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Cacao cultivation and the conservation of biological diversity

by Rice, R; Russell, G.
Publisher: May 2000ISSN: 0044-7447.Subject(s): THEOBROMA CACAO | FORMICIDAE | AGROFORESTERIA | SOMBRA | BIODIVERSIDAD | PROTECCION AMBIENTAL | CUBIERTA DE COPAS | BOSQUE VIRGEN | HABITAT | PAJAROS | PAISAJE | TECNOLOGIA | ENFERMEDADES DE LAS PLANTAS | PLAGAS DE PLANTAS | THEOBROMA CACAO | FORMICIDAE | AGROFORESTRY | SHADE | BIODIVERSITY | ENVIRONMENTAL PROTECTION | CANOPY | VIRGIN FORESTS | HABITATS | BIRDS | LANDSCAPE | TECHNOLOGY | PLANT DISEASES | PESTS OF PLANTS | THEOBROMA CACAO | FORMICIDAE | AGROFORESTERIE | OMBRE | BIODIVERSITE | PROTECTION DE L'ENVIRONNEMENT | COUVERT | FORET VIERGE | HABITAT | OISEAU | PAYSAGE | TECHNOLOGIE | MALADIE DES PLANTES | RAVAGEUR DES PLANTES | CORRIDOR | ECOLOGICAL SERVICES | CACAO PRODUCTION | SECONDARY HABITATOnline Resources: En In: Ambio (Suecia) v. 29 (3) p. 167-173Summary: Cacao (Theobroma cacao) is a crop of the humid lowland tropics produced largely by small-scale producers and often on farms with a canopy of shade trees. Where a diverse shaded canopy is used, cacao farms support higher levels of biological diversity than most other tropical crops. A host of viral and fungal diseases, loss of soil fertility, and numerous socioeconomic problems facing producers, often makes cacao production locally unsustainable. Continued clearing of new lands threatens biodiversity. Moreover, new frontiers for cacao expansion are rapidly disappearing. Such problems can be addressed by increasing the long-term productivity of existing cacao farms and restoring abandoned lands. Improved shade management offers guidance along this path.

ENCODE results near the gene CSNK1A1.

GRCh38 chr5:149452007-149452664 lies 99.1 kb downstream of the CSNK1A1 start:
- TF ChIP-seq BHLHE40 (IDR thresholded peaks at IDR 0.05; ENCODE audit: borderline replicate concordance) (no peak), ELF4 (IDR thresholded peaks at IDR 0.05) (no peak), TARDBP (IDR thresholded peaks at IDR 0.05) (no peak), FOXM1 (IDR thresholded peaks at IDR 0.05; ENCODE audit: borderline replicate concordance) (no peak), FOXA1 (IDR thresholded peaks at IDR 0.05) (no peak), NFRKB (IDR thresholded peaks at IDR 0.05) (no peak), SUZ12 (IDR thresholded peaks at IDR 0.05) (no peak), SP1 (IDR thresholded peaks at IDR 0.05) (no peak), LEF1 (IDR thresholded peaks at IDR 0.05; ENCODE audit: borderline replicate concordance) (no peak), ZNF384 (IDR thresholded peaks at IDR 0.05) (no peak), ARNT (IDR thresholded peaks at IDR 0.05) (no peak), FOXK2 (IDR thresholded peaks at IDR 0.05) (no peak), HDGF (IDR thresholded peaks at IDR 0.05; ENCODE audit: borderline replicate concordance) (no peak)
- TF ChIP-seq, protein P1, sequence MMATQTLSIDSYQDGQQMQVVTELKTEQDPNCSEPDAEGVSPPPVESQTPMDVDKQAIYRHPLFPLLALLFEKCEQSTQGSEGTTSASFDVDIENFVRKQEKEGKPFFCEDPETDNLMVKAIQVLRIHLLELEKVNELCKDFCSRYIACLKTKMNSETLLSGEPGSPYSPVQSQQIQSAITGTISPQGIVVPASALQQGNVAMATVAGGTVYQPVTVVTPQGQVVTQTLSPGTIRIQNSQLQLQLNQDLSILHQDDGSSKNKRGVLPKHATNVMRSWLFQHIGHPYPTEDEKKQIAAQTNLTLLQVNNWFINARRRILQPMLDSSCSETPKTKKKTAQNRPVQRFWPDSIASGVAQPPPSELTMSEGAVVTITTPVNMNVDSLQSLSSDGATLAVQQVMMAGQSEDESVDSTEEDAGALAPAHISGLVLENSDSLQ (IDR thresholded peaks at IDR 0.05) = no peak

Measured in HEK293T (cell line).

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2 Ilus. 3 Tab. Bib. 172-173

Cacao (Theobroma cacao) is a crop of the humid lowland tropics produced largely by small-scale producers and often on farms with a canopy of shade trees. Where a diverse shaded canopy is used, cacao farms support higher levels of biological diversity than most other tropical crops. A host of viral and fungal diseases, loss of soil fertility, and numerous socioeconomic problems facing producers, often makes cacao production locally unsustainable. Continued clearing of new lands threatens biodiversity. Moreover, new frontiers for cacao expansion are rapidly disappearing. Such problems can be addressed by increasing the long-term productivity of existing cacao farms and restoring abandoned lands. Improved shade management offers guidance along this path.

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